Although Lawrence County in Indiana is best known as Limestone Country, it is also the home of three United States astronauts. Kenneth D. Bowersox and Charles D. Walker both hail from Bedford. Mitchell is the hometown of Virgil I. "Gus" Grissom, the second American in space.
The 50th Anniversary of U.S. Astronaut Gus Grissom's Flight
July 21, 2011 marked the 50th Anniversary of Gus Grissom's first flight into space aboard the capsule named "Liberty Bell 7." The successful flight was followed by a dramatic ending when the capsule was lost at sea after splashdown and Grissom was rescued. The Liberty Bell 7 was recovered and brought to the surface in 1999.
The flight of the Unsinkable Molly Brown was Grissom's second trip into space on March 23, 1965. This capsule is housed at the Grissom Memorial in Spring Mill State Park, near Mitchell, Indiana.
Grissom died on January 27, 1967 aboard Apollo I, when a flash fire broke out in the command module on the launch pad. He is buried at Arlington National Cemetery and is considered the city of Mitchell's hometown hero.
Virgil I. "Gus" Grissom Memorial
Inside Spring Mill State Park in Mitchell, is a tribute to this pioneer of the United States space program. Grissom's actual space suit and one of the capsules he piloted are found in this museum, including actual artifacts of his life and career and interactive exhibits. Open daily 8:30 AM - 4 PM, closed for major holidays.
A 44-foot, 28-ton limestone statue of the Titan II Rocket with Grissom's Gemini III "Unsinkable Molly Brown" capsule stands on the lawn of Mitchell's City Hall. The monument is on the site once occupied by the South Side School, Grissom's elementary school. Bricks from the school were used for the wall surrounding the monument. Hand-carved in the limestone base is the history of Gus Grissom's military and NASA careers.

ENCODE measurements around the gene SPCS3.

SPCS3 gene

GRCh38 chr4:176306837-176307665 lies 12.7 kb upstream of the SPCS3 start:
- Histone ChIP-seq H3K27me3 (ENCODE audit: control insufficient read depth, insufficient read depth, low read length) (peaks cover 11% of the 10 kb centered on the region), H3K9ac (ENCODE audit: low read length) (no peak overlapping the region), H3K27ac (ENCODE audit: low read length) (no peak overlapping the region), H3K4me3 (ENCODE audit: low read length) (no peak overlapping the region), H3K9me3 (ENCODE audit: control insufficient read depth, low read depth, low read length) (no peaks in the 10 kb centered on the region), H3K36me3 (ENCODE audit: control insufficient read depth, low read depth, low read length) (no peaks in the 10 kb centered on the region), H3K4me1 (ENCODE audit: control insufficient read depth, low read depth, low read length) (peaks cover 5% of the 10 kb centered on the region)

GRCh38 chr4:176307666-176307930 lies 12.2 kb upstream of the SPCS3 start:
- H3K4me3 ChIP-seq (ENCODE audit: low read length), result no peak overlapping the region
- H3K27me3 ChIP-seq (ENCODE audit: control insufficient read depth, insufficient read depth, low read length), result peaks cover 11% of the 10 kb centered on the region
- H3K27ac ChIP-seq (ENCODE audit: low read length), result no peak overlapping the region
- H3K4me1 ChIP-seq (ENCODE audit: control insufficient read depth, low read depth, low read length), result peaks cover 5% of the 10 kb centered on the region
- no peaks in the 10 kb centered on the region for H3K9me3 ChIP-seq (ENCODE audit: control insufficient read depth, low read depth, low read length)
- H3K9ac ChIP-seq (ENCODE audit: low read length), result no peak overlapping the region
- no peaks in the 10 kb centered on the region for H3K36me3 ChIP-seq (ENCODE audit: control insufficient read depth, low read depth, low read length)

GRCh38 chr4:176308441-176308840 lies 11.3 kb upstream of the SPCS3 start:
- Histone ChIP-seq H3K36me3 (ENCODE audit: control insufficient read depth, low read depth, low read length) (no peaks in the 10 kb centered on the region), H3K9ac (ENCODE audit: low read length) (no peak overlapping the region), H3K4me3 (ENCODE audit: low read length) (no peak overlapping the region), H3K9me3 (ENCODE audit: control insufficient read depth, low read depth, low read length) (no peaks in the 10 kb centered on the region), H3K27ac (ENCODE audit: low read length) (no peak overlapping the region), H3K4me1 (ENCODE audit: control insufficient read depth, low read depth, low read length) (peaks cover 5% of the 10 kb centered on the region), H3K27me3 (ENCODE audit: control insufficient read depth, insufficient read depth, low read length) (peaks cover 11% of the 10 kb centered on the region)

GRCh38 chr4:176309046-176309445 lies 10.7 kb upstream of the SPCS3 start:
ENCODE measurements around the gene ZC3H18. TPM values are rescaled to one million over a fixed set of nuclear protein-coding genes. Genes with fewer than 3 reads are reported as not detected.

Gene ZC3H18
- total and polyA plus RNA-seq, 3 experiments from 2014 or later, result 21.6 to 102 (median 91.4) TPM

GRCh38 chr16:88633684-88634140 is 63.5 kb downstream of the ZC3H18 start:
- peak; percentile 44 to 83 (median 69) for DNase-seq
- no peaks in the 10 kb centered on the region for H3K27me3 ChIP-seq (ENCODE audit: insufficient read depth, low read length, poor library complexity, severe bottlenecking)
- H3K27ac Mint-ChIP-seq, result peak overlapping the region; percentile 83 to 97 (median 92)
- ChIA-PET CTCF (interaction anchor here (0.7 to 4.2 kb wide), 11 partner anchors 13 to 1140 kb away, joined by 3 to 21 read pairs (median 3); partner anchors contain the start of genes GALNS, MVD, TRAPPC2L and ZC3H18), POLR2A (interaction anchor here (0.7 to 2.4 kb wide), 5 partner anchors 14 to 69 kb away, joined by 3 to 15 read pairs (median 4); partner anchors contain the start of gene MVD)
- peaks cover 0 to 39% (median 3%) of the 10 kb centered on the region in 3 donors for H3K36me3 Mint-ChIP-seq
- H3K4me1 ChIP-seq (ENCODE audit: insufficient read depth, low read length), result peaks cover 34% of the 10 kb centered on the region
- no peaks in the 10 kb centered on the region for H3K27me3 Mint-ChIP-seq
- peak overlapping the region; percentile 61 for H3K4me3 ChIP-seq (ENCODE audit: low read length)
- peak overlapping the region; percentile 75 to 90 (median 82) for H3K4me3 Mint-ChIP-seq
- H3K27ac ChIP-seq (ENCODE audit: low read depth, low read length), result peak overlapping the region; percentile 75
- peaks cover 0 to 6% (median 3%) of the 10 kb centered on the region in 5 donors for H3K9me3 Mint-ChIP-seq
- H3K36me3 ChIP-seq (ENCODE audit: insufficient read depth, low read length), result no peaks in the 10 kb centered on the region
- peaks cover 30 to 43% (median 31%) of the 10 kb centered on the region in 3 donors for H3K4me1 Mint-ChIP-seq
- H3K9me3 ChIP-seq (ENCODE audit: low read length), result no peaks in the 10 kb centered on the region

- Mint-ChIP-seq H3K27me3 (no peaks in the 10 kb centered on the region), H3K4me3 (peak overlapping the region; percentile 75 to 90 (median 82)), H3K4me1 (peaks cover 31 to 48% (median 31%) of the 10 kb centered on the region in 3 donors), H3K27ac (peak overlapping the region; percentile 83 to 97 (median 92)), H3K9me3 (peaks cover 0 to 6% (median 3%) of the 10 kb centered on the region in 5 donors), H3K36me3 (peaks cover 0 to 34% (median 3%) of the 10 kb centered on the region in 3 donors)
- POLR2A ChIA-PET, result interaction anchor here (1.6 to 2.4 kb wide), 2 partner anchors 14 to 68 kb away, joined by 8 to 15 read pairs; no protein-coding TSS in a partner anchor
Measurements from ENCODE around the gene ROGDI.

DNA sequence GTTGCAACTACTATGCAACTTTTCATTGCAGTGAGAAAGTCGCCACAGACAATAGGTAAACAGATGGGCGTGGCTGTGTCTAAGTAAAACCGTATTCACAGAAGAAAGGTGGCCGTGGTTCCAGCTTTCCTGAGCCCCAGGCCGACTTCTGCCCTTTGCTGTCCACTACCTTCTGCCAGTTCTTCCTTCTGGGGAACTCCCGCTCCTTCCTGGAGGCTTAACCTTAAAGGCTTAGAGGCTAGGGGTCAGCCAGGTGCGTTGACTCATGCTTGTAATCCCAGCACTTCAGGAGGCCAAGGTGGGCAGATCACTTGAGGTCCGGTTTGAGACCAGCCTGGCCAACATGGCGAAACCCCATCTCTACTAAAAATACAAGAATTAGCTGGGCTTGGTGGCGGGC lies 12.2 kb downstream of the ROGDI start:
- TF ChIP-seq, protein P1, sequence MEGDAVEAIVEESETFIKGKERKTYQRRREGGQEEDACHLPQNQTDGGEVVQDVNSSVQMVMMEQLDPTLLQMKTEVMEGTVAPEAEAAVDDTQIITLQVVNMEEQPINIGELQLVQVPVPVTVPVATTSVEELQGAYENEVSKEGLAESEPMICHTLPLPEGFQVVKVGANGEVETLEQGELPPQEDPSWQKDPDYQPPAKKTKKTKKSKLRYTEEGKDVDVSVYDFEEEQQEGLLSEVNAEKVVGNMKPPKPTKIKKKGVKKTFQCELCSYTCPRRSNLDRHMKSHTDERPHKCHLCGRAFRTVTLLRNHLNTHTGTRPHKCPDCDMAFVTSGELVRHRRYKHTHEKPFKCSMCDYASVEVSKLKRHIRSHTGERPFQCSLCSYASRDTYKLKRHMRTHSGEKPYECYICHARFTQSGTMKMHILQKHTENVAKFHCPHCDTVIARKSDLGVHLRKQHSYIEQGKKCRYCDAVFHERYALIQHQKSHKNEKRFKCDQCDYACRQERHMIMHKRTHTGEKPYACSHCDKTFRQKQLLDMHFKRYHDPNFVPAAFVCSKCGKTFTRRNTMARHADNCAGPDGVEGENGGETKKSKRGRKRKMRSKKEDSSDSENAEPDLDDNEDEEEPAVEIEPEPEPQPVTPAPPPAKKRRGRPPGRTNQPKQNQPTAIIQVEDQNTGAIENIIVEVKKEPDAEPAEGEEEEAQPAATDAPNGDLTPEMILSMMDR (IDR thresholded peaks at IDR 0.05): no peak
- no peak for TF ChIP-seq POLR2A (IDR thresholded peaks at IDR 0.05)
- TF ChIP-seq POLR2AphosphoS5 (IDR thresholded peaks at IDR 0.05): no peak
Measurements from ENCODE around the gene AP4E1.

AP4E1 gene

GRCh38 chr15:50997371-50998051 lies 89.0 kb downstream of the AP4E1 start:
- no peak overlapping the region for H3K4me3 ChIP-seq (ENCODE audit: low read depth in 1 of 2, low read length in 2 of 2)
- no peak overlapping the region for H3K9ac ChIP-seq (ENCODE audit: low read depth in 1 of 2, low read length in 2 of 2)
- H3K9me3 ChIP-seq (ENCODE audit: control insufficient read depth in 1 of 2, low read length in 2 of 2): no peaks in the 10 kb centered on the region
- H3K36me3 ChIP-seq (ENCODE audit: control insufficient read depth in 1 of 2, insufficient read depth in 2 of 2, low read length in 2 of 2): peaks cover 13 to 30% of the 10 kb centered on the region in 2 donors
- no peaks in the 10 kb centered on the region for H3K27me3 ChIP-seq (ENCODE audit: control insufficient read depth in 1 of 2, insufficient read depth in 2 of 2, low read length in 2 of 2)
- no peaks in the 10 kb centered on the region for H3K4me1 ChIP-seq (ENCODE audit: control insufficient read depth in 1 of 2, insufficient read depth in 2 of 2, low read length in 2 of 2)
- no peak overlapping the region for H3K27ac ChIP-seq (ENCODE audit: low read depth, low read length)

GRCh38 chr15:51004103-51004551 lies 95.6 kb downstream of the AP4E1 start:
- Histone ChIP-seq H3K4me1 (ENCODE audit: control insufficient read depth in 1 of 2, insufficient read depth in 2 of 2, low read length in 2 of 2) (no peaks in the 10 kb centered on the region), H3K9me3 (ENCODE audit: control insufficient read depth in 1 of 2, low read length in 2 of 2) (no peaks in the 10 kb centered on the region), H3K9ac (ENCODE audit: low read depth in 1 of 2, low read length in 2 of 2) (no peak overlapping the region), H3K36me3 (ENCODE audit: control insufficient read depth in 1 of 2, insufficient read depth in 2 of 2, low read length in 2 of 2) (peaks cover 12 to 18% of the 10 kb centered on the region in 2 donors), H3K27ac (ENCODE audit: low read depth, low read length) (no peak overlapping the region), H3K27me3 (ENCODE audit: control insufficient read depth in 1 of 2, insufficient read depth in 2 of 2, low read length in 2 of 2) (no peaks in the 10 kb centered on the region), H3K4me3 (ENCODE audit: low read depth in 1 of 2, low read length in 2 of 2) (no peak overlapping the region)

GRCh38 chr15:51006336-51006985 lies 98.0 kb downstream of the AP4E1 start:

The monument is located at 409 S. 6th St., Mitchell, IN 47446.
Charles D. Walker was born in Bedford, Indiana, graduated from high school there and received a B.S. degree in Aeronautical and Astronautical Engineering from Purdue University. While never a NASA employee, he was confirmed by NASA as the first civilian to fly in space as a CFES Payload Specialist in 1983. Walker completed three Space Shuttle missions and accumulated 20 days in space.
Kenneth D. Bowersox, raised in Bedford, Indiana since the age of 2, graduated from Bedford High School, earned a B.S. degree in Aerospace Engineering from the U.S. Naval Academy, and a M.S. in Mechanical Engineering from Columbia University. In 1992, his first flight into space was on the Space Shuttle Columbia which at the time was the longest Shuttle flight on record and he logged over 331 hours in space. Bowersox was part of the Endeavor crew that repaired the Hubble Telescope in 1993. When the Columbia disaster occurred in 2002, he was aboard the International Space Station. Fluent in Russian, Bowersox returned to earth months later on board the Russian Soyuz space capsule. During his space career, he piloted three and commanded two Space Shuttles, and was the Expedition 6 Crew Commander of the International Space Station from 2002-2003.